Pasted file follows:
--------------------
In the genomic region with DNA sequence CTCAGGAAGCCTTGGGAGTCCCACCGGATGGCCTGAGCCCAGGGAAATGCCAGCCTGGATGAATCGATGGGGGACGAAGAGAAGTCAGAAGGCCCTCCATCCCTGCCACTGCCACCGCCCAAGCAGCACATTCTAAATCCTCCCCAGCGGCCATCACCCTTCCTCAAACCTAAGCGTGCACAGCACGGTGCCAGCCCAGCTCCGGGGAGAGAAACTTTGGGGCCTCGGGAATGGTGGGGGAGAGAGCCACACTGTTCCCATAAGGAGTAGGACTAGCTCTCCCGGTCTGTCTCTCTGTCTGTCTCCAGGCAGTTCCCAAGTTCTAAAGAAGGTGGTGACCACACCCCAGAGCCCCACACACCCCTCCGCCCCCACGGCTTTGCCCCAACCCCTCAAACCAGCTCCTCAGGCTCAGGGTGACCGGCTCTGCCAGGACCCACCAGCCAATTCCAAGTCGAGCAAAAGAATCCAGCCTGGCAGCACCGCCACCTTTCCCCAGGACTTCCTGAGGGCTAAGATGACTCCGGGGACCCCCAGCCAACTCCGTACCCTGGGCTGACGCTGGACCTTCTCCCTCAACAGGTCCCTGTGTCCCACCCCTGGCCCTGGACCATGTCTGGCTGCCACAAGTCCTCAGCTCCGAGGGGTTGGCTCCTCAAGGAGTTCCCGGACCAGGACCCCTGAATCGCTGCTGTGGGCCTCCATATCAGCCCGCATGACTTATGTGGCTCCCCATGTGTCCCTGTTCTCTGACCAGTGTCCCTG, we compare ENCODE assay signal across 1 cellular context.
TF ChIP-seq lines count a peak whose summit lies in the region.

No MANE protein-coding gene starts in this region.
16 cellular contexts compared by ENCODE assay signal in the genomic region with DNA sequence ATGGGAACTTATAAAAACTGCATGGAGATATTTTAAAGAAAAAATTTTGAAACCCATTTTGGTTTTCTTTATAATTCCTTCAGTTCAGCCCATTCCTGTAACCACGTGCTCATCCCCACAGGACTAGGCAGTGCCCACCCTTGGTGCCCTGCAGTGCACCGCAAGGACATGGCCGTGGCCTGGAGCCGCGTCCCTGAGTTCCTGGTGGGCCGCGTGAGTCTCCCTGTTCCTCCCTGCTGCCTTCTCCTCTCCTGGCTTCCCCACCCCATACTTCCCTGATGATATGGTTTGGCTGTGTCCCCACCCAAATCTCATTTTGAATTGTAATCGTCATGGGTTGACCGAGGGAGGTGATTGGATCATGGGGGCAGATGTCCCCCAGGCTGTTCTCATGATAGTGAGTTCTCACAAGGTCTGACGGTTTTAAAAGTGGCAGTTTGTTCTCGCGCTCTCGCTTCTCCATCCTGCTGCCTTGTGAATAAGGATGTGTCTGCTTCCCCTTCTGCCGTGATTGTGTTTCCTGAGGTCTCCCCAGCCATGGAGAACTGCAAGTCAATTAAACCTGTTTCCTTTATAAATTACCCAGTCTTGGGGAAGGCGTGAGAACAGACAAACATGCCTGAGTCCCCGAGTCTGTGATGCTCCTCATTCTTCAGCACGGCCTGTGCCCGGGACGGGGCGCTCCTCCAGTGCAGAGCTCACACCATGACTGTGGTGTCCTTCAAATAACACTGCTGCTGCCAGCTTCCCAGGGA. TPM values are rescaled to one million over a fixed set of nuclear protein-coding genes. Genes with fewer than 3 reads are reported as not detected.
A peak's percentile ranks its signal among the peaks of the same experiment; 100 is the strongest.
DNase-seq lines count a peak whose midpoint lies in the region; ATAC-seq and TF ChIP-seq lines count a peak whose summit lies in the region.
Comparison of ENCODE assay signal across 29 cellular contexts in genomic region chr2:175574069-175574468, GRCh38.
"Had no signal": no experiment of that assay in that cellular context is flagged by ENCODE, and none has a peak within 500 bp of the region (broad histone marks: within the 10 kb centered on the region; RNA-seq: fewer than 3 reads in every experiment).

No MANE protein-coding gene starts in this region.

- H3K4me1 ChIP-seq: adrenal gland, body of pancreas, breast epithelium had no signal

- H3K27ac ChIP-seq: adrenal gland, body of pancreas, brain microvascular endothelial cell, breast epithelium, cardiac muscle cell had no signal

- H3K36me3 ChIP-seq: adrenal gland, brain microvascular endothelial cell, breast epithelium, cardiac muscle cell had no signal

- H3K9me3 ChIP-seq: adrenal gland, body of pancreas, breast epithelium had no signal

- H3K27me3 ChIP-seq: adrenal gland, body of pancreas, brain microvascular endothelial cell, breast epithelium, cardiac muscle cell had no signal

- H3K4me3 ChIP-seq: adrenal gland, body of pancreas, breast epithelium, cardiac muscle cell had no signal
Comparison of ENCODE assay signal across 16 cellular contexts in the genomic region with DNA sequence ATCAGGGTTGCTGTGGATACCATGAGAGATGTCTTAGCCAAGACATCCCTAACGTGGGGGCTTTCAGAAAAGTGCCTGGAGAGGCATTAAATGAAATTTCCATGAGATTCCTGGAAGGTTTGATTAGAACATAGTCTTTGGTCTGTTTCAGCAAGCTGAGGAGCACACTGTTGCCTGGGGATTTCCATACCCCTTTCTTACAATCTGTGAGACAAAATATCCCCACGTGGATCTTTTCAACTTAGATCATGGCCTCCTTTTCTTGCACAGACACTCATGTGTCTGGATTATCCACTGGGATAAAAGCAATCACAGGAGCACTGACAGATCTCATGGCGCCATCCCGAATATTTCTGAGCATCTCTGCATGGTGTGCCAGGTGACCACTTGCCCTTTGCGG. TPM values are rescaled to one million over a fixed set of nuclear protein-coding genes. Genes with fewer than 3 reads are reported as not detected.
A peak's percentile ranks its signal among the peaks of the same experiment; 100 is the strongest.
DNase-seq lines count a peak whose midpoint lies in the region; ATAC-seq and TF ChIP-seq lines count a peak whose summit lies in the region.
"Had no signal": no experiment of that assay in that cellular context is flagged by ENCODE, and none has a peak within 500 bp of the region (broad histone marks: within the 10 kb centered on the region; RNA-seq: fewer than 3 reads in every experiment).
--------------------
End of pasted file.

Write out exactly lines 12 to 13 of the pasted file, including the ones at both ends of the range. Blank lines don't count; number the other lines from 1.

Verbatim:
- H3K36me3 ChIP-seq: adrenal gland, brain microvascular endothelial cell, breast epithelium, cardiac muscle cell had no signal

- H3K9me3 ChIP-seq: adrenal gland, body of pancreas, breast epithelium had no signal